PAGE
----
By Liza Karimova

When we first walked into TWO, our eyes were drawn to it: a soft paisley seat, four prancing legs, and a whirl of curves on its back. A short, tiny metal chair; a challenge, we recognized. A challenge that we ended up taking on.

Late last June, a few members from Feldman Architecture decided to participate in the annual “Chairity” event, spearheaded by TWO Furnish. Every year, “Chairity” invites designers from all disciplines to deconstruct, re-upholster and reinvent a used or forgotten chair, which is then auctioned off to raise money for charity. This year, the money was raised for Project Color corps, an organization that creates change by painting inner city neighborhoods, and Raphael House, which helps low-income families find stable housing and financial independence. Feldman Architecture were excited to participate in a design project that benefitted local organizations, and brought together a multitude of local designers.

Hence, a team of five – Johnny, Mike, Nick, Chris Kay and I (Liza) – showed up at the TWO showroom one evening to pick out their chair. Being the last to pick in the white-elephant style draw, the team ended up with the short, tiny metal chair; a challenge. Encouraged by the originality of the pick, and the fact that it was the only metal chair in the show, they decided to procrastinate for another many months, before finally attempting the transformation.

When the time came, the team started out by holding a few informal design charrettes. The common desire was to treat this project like an experiment, where there would be not successes and failures, just variations on a hypothesis.

Because of the nature of the raw material, which was not easy to work with given the lack of tools, the team agreed to focus on the seat of the chair after it was given a new powder coat. They took the paisley fabric, and decided that they would try to replicate this piece with different materials. Johnny etched the pattern on a wooden top, while the others cast concrete into fabric. The result was named “Sculptchair”.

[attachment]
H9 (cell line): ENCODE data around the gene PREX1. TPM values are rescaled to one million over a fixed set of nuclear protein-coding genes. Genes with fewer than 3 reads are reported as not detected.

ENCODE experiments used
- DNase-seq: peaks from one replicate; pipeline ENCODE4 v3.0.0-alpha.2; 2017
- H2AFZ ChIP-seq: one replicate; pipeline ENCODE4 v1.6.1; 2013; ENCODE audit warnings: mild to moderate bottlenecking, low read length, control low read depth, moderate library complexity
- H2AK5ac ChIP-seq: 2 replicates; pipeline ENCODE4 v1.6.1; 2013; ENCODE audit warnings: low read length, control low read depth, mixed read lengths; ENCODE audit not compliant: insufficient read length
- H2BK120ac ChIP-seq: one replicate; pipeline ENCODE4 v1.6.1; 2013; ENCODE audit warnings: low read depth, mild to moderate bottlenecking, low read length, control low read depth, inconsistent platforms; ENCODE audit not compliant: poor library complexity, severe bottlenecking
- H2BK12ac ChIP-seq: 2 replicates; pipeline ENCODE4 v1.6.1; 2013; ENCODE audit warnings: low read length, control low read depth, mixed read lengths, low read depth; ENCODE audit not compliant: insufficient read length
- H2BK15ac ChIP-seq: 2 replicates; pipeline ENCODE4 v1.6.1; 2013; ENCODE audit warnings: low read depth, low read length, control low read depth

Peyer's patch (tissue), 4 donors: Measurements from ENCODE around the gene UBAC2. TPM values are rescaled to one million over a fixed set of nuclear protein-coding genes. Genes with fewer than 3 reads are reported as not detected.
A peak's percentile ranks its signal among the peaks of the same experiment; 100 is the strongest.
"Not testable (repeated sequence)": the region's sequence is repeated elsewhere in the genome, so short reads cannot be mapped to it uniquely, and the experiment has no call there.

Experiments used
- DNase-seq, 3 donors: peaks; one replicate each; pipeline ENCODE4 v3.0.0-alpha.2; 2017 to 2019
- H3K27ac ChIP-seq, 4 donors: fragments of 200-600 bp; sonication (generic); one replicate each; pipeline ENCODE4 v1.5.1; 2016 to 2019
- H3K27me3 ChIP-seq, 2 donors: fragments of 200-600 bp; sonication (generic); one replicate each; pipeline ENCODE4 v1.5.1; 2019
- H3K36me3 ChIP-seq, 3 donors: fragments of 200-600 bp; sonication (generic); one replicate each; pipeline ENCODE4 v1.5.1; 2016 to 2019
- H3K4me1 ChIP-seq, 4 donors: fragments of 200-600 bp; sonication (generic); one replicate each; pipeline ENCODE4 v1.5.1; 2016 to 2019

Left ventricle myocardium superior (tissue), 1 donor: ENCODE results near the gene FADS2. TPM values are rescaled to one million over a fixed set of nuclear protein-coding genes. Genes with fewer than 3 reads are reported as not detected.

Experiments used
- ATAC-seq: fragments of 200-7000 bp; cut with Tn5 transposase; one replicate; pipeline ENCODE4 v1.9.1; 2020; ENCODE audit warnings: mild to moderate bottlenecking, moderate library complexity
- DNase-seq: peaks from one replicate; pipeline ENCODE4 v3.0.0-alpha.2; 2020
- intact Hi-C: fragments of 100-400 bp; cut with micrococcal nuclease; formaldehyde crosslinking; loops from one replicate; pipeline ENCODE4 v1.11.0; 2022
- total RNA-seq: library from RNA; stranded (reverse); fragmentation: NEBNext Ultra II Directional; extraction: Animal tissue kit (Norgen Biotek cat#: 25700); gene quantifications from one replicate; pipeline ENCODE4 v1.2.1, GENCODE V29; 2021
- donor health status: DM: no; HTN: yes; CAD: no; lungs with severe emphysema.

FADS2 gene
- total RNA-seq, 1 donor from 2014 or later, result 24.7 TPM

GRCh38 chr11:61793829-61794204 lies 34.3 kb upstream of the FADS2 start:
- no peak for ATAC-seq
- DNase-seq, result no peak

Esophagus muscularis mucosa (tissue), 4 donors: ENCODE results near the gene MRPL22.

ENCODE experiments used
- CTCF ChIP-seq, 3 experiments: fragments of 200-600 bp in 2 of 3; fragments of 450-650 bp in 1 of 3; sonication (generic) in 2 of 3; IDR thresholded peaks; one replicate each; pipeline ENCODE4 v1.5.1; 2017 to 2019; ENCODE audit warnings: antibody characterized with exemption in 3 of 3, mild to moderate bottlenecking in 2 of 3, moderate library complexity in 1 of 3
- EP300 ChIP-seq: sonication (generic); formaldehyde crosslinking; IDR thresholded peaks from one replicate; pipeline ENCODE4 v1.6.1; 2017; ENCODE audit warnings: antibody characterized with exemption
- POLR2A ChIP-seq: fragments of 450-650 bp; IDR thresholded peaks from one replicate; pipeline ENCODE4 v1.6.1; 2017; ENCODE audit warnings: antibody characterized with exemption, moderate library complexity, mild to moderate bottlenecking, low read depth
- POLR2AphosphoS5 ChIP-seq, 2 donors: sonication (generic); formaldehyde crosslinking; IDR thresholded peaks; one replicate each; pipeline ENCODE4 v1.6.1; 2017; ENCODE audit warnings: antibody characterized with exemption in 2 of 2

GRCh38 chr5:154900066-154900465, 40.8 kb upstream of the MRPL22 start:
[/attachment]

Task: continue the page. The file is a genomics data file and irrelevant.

The team used a combination of nylon and spandex, which was stretched between wood sheets to create the formwork. Fishing line and wire was tied underneath to create a mesh that would to push and pull on the fabric. Quick Crete was then poured into the resulting concave and convex form, and was left for a few days to set. The process was repeated with different fabrics and meshes.

At the chair auction, the description stated:
“Sculptchair” is an experimental exploration of the cushioned seat, which features interchangeable chair tops as a playful ode to our interaction with the sitting surface. While molding concrete into fabric, and engraving the original upholstery pattern into the seat, we have literally and figuratively pushed and pulled at the limits of comfort, treating the seat as an object in itself.

Although the chair did not win any prizes, the team had a lot of fun experimenting with wood and fabric-formed concrete. We tried to stay true to the materials and aesthetic that we use in our designs – humble and lasting.

Who knows, maybe we will participate again next year! We want to thank the rest of the members at Feldman Architecture for their encouragement, witty critiques, and their support!